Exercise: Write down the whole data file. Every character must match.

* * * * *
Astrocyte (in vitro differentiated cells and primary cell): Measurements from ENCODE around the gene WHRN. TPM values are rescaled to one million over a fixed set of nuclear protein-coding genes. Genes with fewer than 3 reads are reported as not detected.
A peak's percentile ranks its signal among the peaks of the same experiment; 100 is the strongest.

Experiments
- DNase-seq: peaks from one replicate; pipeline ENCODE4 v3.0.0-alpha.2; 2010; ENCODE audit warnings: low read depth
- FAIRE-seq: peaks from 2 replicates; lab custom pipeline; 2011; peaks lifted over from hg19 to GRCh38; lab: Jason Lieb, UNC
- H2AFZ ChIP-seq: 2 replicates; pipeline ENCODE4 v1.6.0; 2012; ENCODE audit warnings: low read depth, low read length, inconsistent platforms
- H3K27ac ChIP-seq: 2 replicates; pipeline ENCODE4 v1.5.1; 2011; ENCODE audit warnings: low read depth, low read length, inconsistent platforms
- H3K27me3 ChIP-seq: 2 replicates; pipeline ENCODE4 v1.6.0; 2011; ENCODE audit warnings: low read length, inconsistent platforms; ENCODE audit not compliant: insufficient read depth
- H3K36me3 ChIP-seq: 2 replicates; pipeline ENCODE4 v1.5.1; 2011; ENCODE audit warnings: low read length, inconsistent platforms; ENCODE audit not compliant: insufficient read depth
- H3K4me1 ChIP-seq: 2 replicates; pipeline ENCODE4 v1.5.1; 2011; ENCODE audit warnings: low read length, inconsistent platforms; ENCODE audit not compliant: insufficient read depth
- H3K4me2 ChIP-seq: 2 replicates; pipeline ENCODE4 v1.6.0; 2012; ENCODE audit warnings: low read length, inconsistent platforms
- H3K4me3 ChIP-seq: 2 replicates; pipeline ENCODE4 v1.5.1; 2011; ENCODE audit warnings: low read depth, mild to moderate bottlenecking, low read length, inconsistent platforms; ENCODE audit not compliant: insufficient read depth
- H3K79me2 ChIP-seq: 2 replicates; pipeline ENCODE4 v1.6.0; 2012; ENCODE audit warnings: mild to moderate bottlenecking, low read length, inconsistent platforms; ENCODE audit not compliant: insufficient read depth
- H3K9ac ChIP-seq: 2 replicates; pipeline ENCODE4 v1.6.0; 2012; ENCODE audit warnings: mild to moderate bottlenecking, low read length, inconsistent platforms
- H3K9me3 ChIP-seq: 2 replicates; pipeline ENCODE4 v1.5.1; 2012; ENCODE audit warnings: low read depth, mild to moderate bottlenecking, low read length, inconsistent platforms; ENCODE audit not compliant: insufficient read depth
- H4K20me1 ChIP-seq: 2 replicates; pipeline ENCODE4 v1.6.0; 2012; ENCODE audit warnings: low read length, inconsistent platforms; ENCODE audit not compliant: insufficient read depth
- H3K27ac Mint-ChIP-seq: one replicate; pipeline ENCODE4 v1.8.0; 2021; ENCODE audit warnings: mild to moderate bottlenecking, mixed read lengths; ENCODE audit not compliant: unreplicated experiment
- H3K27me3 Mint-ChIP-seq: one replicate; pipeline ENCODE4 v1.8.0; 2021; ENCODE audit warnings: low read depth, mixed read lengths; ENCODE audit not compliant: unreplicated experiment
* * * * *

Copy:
Astrocyte (in vitro differentiated cells and primary cell): Measurements from ENCODE around the gene WHRN. TPM values are rescaled to one million over a fixed set of nuclear protein-coding genes. Genes with fewer than 3 reads are reported as not detected.
A peak's percentile ranks its signal among the peaks of the same experiment; 100 is the strongest.

Experiments
- DNase-seq: peaks from one replicate; pipeline ENCODE4 v3.0.0-alpha.2; 2010; ENCODE audit warnings: low read depth
- FAIRE-seq: peaks from 2 replicates; lab custom pipeline; 2011; peaks lifted over from hg19 to GRCh38; lab: Jason Lieb, UNC
- H2AFZ ChIP-seq: 2 replicates; pipeline ENCODE4 v1.6.0; 2012; ENCODE audit warnings: low read depth, low read length, inconsistent platforms
- H3K27ac ChIP-seq: 2 replicates; pipeline ENCODE4 v1.5.1; 2011; ENCODE audit warnings: low read depth, low read length, inconsistent platforms
- H3K27me3 ChIP-seq: 2 replicates; pipeline ENCODE4 v1.6.0; 2011; ENCODE audit warnings: low read length, inconsistent platforms; ENCODE audit not compliant: insufficient read depth
- H3K36me3 ChIP-seq: 2 replicates; pipeline ENCODE4 v1.5.1; 2011; ENCODE audit warnings: low read length, inconsistent platforms; ENCODE audit not compliant: insufficient read depth
- H3K4me1 ChIP-seq: 2 replicates; pipeline ENCODE4 v1.5.1; 2011; ENCODE audit warnings: low read length, inconsistent platforms; ENCODE audit not compliant: insufficient read depth
- H3K4me2 ChIP-seq: 2 replicates; pipeline ENCODE4 v1.6.0; 2012; ENCODE audit warnings: low read length, inconsistent platforms
- H3K4me3 ChIP-seq: 2 replicates; pipeline ENCODE4 v1.5.1; 2011; ENCODE audit warnings: low read depth, mild to moderate bottlenecking, low read length, inconsistent platforms; ENCODE audit not compliant: insufficient read depth
- H3K79me2 ChIP-seq: 2 replicates; pipeline ENCODE4 v1.6.0; 2012; ENCODE audit warnings: mild to moderate bottlenecking, low read length, inconsistent platforms; ENCODE audit not compliant: insufficient read depth
- H3K9ac ChIP-seq: 2 replicates; pipeline ENCODE4 v1.6.0; 2012; ENCODE audit warnings: mild to moderate bottlenecking, low read length, inconsistent platforms
- H3K9me3 ChIP-seq: 2 replicates; pipeline ENCODE4 v1.5.1; 2012; ENCODE audit warnings: low read depth, mild to moderate bottlenecking, low read length, inconsistent platforms; ENCODE audit not compliant: insufficient read depth
- H4K20me1 ChIP-seq: 2 replicates; pipeline ENCODE4 v1.6.0; 2012; ENCODE audit warnings: low read length, inconsistent platforms; ENCODE audit not compliant: insufficient read depth
- H3K27ac Mint-ChIP-seq: one replicate; pipeline ENCODE4 v1.8.0; 2021; ENCODE audit warnings: mild to moderate bottlenecking, mixed read lengths; ENCODE audit not compliant: unreplicated experiment
- H3K27me3 Mint-ChIP-seq: one replicate; pipeline ENCODE4 v1.8.0; 2021; ENCODE audit warnings: low read depth, mixed read lengths; ENCODE audit not compliant: unreplicated experiment